News

Alayna Alvarez
22 hours ago - News

Colorado's wet winter is a drop in the drought bucket

A west Denver neighborhood during a snowstorm on Jan. 18. Photo: RJ Sangosti/MediaNews Group/The Denver Post via Getty Images

The heavy snow blanketing the Rocky Mountains this winter is a welcome respite for the shrinking Colorado River.

Yes, but: Climate experts say it still falls short from saturating the state's drought-ridden reservoirs.

Denver City Council votes to decriminalize jaywalking

A pedestrian crosses the street in Denver on Dec. 22, 2022. Photo: Hyoung Chang/The Denver Post

It's going to be a lot harder to get a jaywalking ticket in Denver.

Driving the news: The Denver City Council voted 10-3 on Monday to adopt a measure decriminalizing jaywalking.

Alayna Alvarez
Jan 30, 2023 - News

Denver Public Schools weighs limits on ChatGPT

Colorado middle school students in a classroom in 2018. Photo: Joe Amon/The Denver Post via Getty Images

Denver Public Schools is weighing the pros and cons of ChatGPT, Axios Denver has learned.

Driving the news: ChatGPT is an artificial intelligence chatbot that launched late last year. A growing number of schools and universities across the country are barring the tech outright, with many teachers fearing their students will use the super-smart software to cheat.

Alayna Alvarez
Jan 30, 2023 - News

We tested ChatGPT's Colorado knowledge. Here's how it did.

Animated gif of a computer screen that reads "A.I" with the "I" as a blinking cursor

Illustration: Sarah Grillo/Axios

Inspired by our colleagues at Axios San Antonio and Twin Cities, we thought it would be fun to test ChatGPT's local savvy.

⛰️ Its explanation of Denver's nickname was spot-on:

  • Denver is called the Mile High City because its elevation is approximately one mile (5,280 feet) above sea level. The city was officially recognized as the "Mile High City" in the 1950s by the United States Postal Service. The nickname was used to promote Denver's high altitude as a tourist attraction.
John Frank
Jan 30, 2023 - News

Denver's starting to look bland and some people don't care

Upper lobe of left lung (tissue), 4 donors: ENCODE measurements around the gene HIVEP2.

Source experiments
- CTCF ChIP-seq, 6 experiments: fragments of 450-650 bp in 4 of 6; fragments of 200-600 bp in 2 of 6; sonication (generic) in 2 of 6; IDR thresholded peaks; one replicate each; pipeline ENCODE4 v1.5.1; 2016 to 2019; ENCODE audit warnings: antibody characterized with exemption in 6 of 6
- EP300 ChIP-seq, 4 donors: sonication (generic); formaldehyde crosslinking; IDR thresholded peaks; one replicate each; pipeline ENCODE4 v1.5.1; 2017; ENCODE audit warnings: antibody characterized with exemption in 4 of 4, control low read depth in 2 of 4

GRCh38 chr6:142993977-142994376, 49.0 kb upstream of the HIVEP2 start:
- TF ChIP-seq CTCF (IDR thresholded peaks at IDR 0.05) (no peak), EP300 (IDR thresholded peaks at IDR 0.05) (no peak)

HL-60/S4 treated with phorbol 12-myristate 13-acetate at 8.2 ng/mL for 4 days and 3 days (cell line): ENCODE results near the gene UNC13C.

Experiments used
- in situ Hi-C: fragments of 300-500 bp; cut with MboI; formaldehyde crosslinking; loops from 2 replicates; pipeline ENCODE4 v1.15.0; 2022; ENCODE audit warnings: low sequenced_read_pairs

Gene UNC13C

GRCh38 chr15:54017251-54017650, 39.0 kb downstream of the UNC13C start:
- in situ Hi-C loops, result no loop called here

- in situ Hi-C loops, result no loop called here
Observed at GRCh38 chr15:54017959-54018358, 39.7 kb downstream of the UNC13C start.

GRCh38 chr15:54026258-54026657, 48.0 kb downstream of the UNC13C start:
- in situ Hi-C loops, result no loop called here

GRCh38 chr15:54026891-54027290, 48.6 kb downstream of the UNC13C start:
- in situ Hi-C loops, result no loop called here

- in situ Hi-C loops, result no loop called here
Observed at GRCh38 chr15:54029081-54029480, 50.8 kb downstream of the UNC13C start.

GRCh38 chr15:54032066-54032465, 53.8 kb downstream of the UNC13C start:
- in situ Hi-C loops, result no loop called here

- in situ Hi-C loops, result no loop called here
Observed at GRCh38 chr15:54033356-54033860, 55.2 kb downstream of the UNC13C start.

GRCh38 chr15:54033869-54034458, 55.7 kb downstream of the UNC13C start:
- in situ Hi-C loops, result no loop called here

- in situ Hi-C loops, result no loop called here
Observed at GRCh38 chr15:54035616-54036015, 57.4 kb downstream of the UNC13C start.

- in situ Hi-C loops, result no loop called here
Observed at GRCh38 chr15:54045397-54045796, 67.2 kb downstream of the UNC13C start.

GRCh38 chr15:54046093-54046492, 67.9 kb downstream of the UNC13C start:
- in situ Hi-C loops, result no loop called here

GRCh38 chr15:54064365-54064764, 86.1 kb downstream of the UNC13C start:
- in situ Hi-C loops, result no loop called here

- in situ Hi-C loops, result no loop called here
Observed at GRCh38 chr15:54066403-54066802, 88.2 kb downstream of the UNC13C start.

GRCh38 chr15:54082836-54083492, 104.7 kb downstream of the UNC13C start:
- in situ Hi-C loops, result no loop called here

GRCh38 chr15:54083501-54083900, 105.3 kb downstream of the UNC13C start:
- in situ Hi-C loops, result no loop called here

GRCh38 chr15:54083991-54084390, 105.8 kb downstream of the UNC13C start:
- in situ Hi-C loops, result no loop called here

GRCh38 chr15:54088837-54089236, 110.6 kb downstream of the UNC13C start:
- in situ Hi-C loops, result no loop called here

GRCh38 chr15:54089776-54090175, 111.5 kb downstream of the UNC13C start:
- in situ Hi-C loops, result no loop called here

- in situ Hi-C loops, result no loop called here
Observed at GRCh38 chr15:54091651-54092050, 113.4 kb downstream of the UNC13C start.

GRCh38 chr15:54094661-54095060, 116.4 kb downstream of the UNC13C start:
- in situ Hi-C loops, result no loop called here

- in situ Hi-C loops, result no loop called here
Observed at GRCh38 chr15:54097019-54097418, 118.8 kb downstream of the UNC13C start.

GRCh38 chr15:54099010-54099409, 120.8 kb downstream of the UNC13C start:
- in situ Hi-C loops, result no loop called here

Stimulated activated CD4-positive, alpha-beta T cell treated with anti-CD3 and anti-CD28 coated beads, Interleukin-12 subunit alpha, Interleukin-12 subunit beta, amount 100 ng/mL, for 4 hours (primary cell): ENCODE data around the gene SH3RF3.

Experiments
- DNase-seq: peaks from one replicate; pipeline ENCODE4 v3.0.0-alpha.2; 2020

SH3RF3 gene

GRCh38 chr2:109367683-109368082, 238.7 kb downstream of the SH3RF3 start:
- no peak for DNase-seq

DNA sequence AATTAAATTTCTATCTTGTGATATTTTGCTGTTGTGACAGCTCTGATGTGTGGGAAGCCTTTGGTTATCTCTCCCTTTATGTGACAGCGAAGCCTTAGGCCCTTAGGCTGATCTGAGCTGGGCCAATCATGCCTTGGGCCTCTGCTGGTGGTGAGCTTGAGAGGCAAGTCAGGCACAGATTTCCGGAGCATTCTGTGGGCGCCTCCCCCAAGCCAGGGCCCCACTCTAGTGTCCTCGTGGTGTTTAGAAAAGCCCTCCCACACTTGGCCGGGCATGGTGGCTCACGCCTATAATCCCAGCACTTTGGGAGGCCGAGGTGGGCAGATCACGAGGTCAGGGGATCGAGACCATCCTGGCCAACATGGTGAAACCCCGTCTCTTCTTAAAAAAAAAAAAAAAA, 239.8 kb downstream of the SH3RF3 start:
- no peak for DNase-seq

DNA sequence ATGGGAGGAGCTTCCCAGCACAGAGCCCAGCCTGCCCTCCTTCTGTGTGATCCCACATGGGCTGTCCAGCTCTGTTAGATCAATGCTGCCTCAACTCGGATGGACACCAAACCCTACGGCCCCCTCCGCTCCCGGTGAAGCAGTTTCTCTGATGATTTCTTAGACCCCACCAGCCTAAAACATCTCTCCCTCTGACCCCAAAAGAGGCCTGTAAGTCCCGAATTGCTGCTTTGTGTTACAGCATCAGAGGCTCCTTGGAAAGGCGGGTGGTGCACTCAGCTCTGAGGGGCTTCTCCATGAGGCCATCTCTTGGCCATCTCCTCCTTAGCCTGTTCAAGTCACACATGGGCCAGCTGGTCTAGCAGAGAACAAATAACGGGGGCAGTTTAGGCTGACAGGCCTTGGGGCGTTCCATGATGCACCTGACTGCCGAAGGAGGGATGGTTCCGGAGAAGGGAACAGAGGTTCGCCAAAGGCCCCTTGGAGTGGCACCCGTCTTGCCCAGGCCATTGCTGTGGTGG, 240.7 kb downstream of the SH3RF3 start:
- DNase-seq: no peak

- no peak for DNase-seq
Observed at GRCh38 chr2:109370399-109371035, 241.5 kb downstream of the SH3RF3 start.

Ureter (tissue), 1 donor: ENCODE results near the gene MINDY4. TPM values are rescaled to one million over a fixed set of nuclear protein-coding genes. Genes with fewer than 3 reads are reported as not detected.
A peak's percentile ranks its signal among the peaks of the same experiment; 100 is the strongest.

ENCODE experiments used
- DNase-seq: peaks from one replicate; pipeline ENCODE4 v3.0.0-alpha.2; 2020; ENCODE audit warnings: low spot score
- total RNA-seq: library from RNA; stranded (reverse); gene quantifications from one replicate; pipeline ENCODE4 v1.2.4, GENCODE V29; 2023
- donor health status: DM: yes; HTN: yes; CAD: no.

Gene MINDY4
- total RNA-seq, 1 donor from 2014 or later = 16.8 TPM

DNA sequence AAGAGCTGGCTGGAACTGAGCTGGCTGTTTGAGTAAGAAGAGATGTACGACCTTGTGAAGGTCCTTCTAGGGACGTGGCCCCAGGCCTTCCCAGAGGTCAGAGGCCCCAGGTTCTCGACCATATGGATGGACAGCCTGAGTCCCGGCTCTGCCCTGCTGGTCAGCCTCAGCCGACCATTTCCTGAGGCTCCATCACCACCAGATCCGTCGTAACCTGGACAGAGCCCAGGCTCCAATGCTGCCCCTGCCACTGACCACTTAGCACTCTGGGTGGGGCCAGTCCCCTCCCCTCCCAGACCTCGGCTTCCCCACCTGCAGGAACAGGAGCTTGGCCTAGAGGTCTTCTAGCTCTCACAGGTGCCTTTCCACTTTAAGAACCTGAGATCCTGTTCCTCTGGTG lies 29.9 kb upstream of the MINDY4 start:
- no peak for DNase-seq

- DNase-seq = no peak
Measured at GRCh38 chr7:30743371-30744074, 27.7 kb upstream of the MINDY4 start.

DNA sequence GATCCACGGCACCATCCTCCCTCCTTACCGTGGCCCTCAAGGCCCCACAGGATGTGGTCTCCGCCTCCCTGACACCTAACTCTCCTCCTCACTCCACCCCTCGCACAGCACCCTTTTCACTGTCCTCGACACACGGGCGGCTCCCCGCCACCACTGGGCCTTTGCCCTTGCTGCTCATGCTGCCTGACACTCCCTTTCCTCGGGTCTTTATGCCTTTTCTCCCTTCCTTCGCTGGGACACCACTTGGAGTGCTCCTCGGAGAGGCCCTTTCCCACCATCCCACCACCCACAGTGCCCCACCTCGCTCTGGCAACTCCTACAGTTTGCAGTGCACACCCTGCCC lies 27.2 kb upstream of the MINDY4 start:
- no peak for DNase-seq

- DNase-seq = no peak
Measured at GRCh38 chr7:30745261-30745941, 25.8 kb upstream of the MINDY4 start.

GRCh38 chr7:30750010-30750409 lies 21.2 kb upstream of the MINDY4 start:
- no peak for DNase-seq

New construction in Denver's River North district in 2018. Photo: AAron Ontiveroz/The Denver Post via Getty Images

New construction in the River North district in 2018. Photo: AAron Ontiveroz/The Denver Post via Getty Images

The building boom in Denver is making us look … dull.

What's happening: The city's new apartment buildings, condos and even single-family homes all look alike with banal and boxy shapes masked by a splash of color on the facade, or in other words, like putting lipstick on a pig.

Half of Denver's 10 bestselling vehicles are pickup trucks

Data: S&P Global Mobility; Chart: Alayna Alvarez/Axios
Data: S&P Global Mobility; Chart: Alayna Alvarez/Axios

Pickup trucks are getting bigger and heavier, and their popularity is soaring in the Centennial State.

Driving the news: Half of Denver's 10 bestselling vehicles are pickup trucks, according to vehicle registration data collected from January through November 2022 by S&P Global Mobility.

John Frank
Jan 27, 2023 - Business

Capitol Pulse: Colorado's high heating bills turn to political heat

Illustration of a thermometer shaped like an upwards arrow, with the mercury rising.

Illustration: Brendan Lynch/Axios

The political heat on Colorado regulators is rising as fast as homeowners' heating bills.

What's happening: The conservative Americans for Prosperity is launching a new campaign today aimed at the Public Utilities Commission that demands a moratorium on electric and gas rate hikes, Axios has learned.

Alayna Alvarez
Jan 26, 2023 - News

Aurora Democrats prepare to challenge conservative majority this fall

Members of the Aurora City Council, with Mayor Mike Coffman in the middle, during their weekly meeting on Dec. 5, 2022. Photo: Helen H. Richardson/MediaNews Group/The Denver Post via Getty Images

Aurora Democrats are coordinating an effort to regain control of the City Council two years after Republicans gained a 6-4 majority.

Why it matters: Aurora's conservative-controlled council runs counter to what had been an increasingly left-leaning city — Colorado's third largest — and remains one of few Republican-led institutions in the area, the Sentinel reports.

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